No Such Thing As a Software Engineer
Mike Fisher recently blogged about all the recent activity decrying the death of software engineering in his post “Engineering or Craftsmanship”. The two terms should never have been stuck together in the first place. Compared to the “true” engineering disciplines, the construct is as ridiculous as the term “sanitation engineer”.
Most other engineering disciplines require school trained engineers with deep technical and scientific knowledge to accomplish their associated tasks. There probably aren’t many ground breaking airplanes designed by people who do not understand lift and drag, few ground breaking electronic devices designed by people who don’t understand the principles of electromotive force and few skyscrapers designed by people who do not understand the principles of statics and dynamics. This isn’t to say that such things haven’t happened (e.g. the bicycle manufacturers turned airplane pioneers named the Wright brothers), but rather that these exceptions are examples of contributions by geniuses and savants rather than the norm.
The development of software is simply different than the work performed within true engineering disciplines. With just a little bit of time and very little training or deep knowledge, one can create a website or product that is disruptive within any given market segment. You don’t need to learn a great deal about science or technology to begin being successful and you need not be a genius. The barrier to entry to develop a business changing service on the internet simply isn’t the same as the knowledge necessary to send a man to the moon. Software, as it turns out, simply isn’t “rocket science”. To develop it we don’t need a great deal of scientific or technical experience and it’s really not the application of a “real science” (one with immutable laws etc) as is say electrical engineering.
Sure, there are some people who as a result of training are better than other people and there is still incredible value in going to school to learn the classic components of computer science such as asymptotic analysis. Experience increases one’s ability to create efficient programs that reduce the cost of operations, increase scalability and decrease the cost of development. But consider this, many people with classical engineering backgrounds simply walk into software development jobs and are incredibly successful. Seldom is it the case that a software engineer without an appropriate undergraduate engineering background will walk into a chemical, electrical or mechanical engineering position and start kicking ass.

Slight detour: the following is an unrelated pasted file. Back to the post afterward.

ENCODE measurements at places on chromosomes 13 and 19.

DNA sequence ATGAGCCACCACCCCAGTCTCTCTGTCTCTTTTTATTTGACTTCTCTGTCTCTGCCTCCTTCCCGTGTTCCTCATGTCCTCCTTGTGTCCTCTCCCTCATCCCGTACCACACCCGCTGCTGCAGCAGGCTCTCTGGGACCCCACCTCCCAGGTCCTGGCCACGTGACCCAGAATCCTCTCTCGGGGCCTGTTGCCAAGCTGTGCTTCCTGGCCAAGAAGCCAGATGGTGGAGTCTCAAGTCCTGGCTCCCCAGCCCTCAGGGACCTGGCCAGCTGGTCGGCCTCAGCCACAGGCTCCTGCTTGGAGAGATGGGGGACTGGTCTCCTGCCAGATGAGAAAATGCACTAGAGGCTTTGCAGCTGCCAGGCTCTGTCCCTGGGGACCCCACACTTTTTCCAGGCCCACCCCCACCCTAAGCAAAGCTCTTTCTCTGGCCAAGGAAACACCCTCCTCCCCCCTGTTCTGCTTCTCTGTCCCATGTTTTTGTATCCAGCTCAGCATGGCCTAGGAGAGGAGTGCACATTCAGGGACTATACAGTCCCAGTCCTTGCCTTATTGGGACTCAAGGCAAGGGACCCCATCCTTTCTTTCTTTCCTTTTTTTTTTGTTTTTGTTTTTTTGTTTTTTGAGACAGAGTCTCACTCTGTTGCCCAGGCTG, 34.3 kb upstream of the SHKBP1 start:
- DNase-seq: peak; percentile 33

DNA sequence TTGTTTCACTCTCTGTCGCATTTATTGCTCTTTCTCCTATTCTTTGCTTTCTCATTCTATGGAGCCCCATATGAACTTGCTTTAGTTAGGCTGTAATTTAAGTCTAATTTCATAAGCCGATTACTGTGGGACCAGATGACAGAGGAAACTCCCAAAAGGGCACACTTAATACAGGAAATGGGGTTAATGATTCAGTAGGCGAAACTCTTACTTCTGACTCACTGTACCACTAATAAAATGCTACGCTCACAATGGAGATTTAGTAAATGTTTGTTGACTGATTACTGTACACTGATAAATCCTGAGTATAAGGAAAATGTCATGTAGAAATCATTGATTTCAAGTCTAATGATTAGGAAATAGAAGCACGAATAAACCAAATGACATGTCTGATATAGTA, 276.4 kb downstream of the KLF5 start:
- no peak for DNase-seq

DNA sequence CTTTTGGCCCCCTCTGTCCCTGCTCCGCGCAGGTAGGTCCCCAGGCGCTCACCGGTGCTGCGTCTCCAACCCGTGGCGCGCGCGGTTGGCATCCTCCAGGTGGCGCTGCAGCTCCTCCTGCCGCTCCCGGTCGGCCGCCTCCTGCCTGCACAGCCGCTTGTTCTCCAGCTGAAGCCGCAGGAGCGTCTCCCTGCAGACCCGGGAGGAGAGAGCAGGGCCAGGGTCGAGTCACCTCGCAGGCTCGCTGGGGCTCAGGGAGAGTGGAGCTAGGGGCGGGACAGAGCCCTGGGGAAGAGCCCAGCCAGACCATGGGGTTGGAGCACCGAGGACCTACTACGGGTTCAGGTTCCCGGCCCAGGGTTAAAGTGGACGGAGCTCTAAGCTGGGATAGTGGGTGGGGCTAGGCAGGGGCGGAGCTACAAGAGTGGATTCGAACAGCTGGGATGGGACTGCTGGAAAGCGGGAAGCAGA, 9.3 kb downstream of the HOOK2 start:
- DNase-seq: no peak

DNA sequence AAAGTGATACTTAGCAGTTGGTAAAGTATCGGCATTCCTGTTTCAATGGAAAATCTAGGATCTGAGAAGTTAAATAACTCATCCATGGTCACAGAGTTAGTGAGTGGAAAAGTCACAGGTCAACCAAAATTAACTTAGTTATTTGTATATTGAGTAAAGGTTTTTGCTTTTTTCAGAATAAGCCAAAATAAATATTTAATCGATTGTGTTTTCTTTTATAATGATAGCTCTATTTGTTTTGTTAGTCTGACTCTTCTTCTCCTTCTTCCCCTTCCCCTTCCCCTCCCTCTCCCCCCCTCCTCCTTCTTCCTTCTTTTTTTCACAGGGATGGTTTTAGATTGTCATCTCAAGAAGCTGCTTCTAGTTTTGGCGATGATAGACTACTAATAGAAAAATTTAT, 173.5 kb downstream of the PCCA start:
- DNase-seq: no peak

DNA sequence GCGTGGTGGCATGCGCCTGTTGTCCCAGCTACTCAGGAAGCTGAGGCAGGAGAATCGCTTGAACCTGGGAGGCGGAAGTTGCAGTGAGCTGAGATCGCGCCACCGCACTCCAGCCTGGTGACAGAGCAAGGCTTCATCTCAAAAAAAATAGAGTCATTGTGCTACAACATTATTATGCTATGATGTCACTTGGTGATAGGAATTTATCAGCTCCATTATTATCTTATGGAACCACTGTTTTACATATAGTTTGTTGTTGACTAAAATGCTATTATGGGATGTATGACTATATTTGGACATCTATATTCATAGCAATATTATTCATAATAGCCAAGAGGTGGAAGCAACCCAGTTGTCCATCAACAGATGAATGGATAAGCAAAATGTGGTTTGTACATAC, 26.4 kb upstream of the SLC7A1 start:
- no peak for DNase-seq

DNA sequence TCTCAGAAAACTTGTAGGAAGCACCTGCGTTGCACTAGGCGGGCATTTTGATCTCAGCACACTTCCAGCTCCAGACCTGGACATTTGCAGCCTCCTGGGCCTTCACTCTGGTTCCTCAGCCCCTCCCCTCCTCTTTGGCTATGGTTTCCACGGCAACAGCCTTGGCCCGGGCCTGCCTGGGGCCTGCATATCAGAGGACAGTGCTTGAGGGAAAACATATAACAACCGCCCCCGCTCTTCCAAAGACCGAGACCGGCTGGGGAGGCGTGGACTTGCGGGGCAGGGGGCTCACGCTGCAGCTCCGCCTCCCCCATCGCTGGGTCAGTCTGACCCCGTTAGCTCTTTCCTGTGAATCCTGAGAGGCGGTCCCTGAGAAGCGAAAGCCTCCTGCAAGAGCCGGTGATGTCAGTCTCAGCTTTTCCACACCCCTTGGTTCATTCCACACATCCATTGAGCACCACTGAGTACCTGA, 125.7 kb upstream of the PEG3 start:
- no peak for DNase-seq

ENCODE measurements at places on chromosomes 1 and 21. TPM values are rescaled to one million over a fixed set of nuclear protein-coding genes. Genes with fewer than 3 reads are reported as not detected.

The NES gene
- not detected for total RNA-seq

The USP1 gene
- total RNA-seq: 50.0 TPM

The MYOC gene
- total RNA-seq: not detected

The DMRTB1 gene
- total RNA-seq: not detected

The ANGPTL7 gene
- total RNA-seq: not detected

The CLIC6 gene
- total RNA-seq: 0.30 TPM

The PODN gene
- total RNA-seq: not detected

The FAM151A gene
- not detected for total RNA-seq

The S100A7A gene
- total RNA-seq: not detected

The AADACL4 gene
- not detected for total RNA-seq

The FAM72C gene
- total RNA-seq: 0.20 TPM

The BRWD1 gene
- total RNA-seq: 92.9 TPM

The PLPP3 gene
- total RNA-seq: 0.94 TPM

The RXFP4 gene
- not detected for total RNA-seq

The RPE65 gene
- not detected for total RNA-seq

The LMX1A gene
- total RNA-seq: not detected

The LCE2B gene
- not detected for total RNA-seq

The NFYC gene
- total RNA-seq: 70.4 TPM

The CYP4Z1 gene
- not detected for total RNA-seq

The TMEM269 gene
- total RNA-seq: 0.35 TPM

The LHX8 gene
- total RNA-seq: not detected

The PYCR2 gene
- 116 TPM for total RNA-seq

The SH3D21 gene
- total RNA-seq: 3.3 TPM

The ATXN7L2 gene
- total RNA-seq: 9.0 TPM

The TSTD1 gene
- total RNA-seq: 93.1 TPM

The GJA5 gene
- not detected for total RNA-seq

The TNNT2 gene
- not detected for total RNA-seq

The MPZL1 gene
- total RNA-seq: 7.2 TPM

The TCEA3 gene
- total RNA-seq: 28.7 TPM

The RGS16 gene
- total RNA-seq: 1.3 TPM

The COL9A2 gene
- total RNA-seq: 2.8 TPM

The “laws” that developers refer to (Brooks Law, Moore’s Law, etc) aren’t really laws as much as they are observations of things that have held true for some time. It’s entirely possible that at some point Moore’s Law won’t even be a “law” anymore. They just aren’t the same as Faraday’s Law or Bernoulli’s Principle. It’s a heck of a lot easier to understand an observation than it is to understand, “prove” or derive the equations within the other engineering disciplines. Reading a Wikipedia page and applying the knowledge to your work is not as difficult as spending months learning calculus so that one can use differential equations.
All of this goes to say that software developers rarely “engineer” anything – at least not anymore and not in the sense defined by other engineering disciplines. Most software developers are closer to the technicians within other engineering disciplines; they have a knowledge that certain approaches work but do not necessarily understand the “physics” behind the approach. In fact, such “physics” (or the equivalent) rarely exist. Many no longer even understand how compilers and interpreters do their jobs (or care to do so).
None of this goes to say that we should give up managing our people or projects. Many articles decry the end of management in software, claiming that it just runs up costs. I doubt this is the case as the articles I have read do not indicate the cost of developing software without attempting to manage its quality or cost. Rather they point to the failures of past measurement and containment strategies as a reason to get rid of them. To me, it’s a reason to refine them and get better. Agile methods may be a better way to develop software over time, or it may be the next coming of the “iterative or cyclic method of software development”. Either way, we owe it to ourselves to run the scientific experiment appropriately and measure it against previous models to determine if there are true benefits in our goal of maximizing shareholder value.